Ford Motor Company is joining forces with Detroit-based Wayne State University in order to develop a new, more reliable method of predicting material weldability (how well two materials will bond) for Resistance Spot Welding (RSW) processes.
That’s according to a release from WSU, which just received a $1.7 million grant from the Digital Manufacturing and Design Innovation Institute (DMDII) – a federally-funded research and development organization – for the project. According to Kyoung-Yun Kim, Ph.D., Associate Professor of Industrial and Systems Engineering at Wayne State University, “resistance spot-welding processes and parameters are complex due to coating conditions and surface roughness.”
Those complexities mean that oftentimes, OEMs and systems integrators require time-consuming physical tests to be carried out in order to assess the feasibility of joining two metallic pieces with RSW techniques. At present, “data-driven weldability prediction [could] improve product design efficiency, but is underutilized because of existing data inconsistences,” says Kim.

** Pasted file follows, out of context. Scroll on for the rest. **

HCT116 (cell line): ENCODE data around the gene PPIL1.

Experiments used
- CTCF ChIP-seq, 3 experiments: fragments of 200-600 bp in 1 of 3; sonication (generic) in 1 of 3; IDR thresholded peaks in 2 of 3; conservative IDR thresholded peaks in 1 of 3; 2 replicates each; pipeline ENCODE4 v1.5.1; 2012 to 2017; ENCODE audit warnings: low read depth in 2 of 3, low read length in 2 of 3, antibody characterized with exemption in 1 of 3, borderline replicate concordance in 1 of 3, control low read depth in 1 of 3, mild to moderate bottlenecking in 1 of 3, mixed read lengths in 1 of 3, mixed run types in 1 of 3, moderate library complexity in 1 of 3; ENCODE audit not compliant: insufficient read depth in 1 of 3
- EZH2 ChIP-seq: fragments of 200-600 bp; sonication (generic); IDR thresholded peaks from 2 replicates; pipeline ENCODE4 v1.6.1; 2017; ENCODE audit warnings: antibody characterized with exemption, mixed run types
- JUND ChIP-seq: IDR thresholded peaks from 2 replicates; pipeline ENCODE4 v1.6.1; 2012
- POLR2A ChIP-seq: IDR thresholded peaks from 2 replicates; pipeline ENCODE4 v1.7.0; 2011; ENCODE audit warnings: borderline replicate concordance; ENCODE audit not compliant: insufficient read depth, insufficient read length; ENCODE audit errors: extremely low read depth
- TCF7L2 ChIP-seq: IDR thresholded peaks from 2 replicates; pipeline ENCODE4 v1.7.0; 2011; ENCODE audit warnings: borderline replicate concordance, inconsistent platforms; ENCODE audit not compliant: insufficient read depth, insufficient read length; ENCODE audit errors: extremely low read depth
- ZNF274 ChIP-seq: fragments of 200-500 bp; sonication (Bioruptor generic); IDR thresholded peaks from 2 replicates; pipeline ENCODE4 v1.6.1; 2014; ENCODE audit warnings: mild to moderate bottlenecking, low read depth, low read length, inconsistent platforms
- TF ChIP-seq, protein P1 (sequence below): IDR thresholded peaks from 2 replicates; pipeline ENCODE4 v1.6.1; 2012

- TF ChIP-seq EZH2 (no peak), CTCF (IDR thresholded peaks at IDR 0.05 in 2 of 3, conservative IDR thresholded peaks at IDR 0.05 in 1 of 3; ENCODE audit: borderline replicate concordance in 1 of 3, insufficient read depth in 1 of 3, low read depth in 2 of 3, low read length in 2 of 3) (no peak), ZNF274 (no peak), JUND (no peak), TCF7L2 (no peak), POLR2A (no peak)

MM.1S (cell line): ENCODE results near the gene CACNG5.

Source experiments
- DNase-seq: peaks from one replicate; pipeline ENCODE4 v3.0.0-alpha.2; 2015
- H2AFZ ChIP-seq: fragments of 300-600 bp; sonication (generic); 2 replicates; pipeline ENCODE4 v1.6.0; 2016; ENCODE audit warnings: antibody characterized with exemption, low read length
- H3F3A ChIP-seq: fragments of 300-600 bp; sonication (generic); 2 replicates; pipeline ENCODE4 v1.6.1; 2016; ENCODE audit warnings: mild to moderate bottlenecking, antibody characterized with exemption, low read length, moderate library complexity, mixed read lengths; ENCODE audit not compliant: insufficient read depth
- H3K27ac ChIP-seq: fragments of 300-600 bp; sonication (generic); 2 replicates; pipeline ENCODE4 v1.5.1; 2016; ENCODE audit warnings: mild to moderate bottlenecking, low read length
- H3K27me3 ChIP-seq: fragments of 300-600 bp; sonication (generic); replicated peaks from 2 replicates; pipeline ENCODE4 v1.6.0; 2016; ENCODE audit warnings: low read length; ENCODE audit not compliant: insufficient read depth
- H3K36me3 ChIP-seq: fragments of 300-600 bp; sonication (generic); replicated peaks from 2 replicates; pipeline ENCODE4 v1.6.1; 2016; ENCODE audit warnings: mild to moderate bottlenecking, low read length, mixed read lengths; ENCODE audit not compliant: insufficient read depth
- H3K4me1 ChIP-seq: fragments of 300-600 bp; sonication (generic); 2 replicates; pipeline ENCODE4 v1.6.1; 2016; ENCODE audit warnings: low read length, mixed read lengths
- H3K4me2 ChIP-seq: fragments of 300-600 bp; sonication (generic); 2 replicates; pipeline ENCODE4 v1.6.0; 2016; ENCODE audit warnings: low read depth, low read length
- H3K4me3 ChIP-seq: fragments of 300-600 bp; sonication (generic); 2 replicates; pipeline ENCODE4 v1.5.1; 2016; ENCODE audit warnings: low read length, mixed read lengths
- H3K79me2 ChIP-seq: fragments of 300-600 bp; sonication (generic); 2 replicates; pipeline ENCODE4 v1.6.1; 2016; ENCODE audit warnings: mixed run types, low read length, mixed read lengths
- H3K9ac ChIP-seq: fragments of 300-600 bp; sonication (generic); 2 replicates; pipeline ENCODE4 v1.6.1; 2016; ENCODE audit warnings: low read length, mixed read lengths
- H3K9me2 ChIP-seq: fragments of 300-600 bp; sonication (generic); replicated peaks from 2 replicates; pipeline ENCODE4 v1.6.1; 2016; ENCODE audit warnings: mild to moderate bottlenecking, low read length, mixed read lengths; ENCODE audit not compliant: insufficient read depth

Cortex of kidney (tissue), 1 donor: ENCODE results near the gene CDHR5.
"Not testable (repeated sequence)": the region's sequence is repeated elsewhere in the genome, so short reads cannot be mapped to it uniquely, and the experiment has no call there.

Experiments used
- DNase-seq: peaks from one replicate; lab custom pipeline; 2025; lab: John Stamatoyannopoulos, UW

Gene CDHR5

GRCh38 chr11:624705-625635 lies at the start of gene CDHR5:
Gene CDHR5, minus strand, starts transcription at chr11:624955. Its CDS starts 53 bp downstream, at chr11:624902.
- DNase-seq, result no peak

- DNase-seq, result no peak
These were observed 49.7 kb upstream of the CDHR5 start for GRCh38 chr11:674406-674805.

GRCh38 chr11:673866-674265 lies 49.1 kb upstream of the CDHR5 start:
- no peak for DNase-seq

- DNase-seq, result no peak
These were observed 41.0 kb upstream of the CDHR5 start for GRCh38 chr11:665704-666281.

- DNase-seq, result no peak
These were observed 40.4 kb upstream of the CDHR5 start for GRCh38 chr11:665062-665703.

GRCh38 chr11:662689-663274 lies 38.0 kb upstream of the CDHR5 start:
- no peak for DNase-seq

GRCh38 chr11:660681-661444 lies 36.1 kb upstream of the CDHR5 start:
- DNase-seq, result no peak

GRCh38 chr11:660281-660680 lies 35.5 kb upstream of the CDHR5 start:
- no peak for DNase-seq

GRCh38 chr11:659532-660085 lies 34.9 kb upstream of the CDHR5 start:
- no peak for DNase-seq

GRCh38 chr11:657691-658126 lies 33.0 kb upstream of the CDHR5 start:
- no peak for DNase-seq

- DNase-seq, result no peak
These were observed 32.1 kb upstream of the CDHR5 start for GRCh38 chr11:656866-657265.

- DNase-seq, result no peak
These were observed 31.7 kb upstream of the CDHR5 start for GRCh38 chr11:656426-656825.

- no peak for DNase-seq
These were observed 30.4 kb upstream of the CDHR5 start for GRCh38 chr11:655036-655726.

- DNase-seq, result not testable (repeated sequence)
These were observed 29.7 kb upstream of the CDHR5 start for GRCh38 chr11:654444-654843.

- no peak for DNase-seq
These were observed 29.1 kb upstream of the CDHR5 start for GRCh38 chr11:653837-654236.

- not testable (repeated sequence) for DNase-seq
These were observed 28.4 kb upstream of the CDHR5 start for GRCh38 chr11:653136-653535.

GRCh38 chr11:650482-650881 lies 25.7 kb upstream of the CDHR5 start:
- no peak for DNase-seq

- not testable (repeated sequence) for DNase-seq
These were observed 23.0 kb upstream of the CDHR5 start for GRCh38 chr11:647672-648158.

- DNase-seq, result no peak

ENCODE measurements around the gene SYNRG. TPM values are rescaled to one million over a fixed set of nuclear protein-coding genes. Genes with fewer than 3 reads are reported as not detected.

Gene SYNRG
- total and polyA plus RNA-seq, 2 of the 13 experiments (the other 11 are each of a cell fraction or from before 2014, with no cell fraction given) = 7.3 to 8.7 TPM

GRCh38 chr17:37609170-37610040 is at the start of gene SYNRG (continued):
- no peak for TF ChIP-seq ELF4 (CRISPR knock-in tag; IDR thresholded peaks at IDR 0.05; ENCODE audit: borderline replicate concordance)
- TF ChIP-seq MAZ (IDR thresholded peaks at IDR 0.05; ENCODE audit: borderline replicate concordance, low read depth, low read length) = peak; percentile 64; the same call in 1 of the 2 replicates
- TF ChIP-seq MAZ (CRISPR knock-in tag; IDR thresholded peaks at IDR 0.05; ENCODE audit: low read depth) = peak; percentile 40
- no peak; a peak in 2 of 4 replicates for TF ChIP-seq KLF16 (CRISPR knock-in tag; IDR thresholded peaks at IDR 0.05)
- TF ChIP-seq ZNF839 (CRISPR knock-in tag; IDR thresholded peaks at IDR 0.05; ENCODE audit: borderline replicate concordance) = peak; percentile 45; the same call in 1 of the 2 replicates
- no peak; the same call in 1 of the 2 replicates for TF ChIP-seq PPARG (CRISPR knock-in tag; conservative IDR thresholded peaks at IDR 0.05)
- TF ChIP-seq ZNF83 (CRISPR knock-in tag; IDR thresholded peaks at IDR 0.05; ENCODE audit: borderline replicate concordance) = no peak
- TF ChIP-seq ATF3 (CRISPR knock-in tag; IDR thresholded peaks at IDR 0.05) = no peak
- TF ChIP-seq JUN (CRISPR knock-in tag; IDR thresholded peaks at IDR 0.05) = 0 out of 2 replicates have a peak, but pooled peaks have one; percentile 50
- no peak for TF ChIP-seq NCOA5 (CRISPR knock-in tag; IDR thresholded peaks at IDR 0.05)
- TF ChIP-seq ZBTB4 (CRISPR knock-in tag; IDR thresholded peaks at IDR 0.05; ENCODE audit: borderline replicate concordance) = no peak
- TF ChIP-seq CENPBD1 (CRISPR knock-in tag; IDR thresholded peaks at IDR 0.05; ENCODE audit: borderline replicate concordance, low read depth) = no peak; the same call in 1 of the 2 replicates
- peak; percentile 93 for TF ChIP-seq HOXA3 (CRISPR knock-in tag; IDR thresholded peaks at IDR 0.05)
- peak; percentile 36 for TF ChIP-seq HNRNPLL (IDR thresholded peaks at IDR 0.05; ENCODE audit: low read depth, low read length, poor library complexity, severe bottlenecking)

So, Ford and WSU are starting work on a new, web-based tool that can accurately predict the RSW weldability of one or more materials with a given set of parameters. “This prediction tool will ultimately improve product quality through the utilization of advanced materials, allow users to rapidly assess weldment feasibility, and reduce the amount of physical testing required for new material candidates,” says Kim. Ford will serve as the guinea pig for the proof-of-concept “Virtually Guided Weldability Prediction” tool, using it in automotive body structure joining.
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